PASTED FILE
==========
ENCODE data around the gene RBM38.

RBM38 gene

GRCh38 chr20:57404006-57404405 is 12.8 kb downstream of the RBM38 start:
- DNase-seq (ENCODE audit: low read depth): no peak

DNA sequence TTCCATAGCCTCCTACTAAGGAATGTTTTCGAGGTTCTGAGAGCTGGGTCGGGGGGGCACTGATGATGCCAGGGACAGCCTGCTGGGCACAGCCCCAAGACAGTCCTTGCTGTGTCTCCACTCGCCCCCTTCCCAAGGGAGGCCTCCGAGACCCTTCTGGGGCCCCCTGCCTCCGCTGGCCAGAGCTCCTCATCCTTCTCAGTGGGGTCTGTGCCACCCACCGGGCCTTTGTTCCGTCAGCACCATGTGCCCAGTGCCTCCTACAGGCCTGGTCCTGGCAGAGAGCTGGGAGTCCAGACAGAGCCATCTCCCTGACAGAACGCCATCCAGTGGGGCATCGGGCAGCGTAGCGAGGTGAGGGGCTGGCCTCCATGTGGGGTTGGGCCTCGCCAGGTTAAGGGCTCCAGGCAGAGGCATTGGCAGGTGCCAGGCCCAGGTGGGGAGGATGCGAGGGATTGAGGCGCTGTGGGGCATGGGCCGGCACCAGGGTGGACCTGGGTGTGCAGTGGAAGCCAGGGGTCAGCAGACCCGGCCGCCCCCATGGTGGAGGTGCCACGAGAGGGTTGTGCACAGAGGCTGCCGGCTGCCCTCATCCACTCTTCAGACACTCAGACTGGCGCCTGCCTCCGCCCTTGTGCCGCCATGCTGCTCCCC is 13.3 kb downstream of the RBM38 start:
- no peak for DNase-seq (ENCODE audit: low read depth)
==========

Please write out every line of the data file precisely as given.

ENCODE data around the gene RBM38.

RBM38 gene

GRCh38 chr20:57404006-57404405 is 12.8 kb downstream of the RBM38 start:
- DNase-seq (ENCODE audit: low read depth): no peak

DNA sequence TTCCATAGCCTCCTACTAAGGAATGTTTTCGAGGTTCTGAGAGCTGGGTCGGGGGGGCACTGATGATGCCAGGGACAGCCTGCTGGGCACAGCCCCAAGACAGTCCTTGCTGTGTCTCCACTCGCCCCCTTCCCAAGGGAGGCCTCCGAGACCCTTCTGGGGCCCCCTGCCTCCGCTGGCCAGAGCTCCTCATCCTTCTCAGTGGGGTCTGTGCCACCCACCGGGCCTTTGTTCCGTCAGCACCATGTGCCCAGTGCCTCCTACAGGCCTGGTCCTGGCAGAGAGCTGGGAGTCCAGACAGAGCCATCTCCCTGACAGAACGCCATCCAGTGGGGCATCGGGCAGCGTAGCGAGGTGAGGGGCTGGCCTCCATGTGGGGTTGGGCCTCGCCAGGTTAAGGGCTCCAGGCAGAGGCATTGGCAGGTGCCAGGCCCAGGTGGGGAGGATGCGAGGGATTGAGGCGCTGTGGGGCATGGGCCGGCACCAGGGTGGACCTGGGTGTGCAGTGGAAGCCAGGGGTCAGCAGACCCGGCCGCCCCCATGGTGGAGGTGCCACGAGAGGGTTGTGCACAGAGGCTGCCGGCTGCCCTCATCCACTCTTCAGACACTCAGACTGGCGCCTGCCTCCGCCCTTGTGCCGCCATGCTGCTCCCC is 13.3 kb downstream of the RBM38 start:
- no peak for DNase-seq (ENCODE audit: low read depth)